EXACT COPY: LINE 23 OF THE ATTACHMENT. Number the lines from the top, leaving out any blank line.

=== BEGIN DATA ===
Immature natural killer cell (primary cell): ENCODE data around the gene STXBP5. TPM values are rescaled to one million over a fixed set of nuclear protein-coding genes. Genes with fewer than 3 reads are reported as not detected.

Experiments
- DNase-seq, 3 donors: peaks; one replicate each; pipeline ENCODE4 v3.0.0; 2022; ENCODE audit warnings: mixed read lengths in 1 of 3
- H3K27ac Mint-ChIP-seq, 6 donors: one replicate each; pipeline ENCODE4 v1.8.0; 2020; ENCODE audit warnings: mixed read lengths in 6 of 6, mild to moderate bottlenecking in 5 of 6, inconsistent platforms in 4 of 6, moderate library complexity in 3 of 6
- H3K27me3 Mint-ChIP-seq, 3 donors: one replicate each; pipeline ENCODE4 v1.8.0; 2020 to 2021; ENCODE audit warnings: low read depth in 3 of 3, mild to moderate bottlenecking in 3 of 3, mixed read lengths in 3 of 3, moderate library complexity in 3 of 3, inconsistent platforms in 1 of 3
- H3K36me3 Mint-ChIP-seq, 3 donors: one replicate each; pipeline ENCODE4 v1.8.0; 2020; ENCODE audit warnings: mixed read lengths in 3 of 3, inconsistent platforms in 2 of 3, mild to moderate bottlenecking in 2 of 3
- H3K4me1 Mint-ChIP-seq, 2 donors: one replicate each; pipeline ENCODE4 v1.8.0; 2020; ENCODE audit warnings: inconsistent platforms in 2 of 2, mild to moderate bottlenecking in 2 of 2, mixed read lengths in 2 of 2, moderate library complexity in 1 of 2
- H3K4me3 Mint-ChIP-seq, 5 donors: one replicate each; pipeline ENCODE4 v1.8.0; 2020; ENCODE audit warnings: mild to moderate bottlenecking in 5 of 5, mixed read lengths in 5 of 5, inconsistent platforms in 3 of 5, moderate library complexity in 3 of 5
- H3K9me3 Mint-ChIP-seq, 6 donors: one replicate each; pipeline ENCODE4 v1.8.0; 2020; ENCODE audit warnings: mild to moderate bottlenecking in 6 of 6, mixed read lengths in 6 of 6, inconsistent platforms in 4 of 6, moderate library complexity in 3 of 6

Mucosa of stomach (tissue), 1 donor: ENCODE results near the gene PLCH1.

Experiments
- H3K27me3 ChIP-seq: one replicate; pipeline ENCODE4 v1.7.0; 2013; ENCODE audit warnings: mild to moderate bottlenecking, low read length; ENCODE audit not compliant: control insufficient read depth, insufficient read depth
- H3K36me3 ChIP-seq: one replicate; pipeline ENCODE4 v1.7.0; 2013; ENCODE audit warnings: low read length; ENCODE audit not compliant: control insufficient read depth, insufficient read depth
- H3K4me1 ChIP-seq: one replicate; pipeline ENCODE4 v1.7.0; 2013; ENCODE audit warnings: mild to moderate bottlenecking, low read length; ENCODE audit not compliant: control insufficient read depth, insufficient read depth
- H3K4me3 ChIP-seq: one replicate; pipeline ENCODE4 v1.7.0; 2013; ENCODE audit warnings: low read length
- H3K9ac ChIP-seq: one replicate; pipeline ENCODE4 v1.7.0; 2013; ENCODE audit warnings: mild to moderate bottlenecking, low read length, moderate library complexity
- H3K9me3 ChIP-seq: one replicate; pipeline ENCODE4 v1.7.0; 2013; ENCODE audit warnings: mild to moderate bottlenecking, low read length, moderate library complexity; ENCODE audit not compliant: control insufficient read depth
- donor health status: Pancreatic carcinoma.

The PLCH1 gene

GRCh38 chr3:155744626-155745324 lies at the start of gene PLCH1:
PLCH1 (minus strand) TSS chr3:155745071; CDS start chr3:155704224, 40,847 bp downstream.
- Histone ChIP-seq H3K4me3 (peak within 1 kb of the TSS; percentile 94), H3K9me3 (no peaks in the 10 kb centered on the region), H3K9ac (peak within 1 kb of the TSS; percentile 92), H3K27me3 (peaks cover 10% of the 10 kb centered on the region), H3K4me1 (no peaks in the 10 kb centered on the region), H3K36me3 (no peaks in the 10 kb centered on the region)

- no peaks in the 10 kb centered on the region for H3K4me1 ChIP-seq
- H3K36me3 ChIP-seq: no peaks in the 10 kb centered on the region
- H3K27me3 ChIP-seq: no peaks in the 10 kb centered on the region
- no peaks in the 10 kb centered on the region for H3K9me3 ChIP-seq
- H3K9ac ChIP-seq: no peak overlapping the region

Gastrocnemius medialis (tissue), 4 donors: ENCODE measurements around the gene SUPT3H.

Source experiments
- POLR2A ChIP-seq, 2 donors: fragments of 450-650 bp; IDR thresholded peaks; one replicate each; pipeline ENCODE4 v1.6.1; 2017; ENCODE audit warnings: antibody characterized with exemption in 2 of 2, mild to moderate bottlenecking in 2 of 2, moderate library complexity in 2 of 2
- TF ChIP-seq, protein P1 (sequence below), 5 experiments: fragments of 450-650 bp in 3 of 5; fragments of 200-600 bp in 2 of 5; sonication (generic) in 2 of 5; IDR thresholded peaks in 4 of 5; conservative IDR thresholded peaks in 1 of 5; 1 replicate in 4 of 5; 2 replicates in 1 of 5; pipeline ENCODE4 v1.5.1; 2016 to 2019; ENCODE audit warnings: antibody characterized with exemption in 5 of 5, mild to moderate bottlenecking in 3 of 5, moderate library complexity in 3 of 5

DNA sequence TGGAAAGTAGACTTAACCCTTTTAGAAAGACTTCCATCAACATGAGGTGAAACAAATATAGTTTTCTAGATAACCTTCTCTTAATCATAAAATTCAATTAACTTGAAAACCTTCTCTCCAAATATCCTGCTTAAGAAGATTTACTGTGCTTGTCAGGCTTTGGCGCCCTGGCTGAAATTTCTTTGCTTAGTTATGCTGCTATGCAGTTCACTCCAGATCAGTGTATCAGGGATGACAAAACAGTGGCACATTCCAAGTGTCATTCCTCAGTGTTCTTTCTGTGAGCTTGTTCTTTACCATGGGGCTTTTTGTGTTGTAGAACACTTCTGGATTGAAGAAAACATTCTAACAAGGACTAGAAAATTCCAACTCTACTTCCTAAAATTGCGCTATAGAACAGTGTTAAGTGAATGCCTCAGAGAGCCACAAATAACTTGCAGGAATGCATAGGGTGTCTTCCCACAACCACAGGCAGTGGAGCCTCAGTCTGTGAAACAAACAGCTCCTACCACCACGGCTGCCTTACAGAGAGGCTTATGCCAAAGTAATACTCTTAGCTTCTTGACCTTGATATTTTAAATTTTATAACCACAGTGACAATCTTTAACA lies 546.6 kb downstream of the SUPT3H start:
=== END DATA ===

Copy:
- no peaks in the 10 kb centered on the region for H3K4me1 ChIP-seq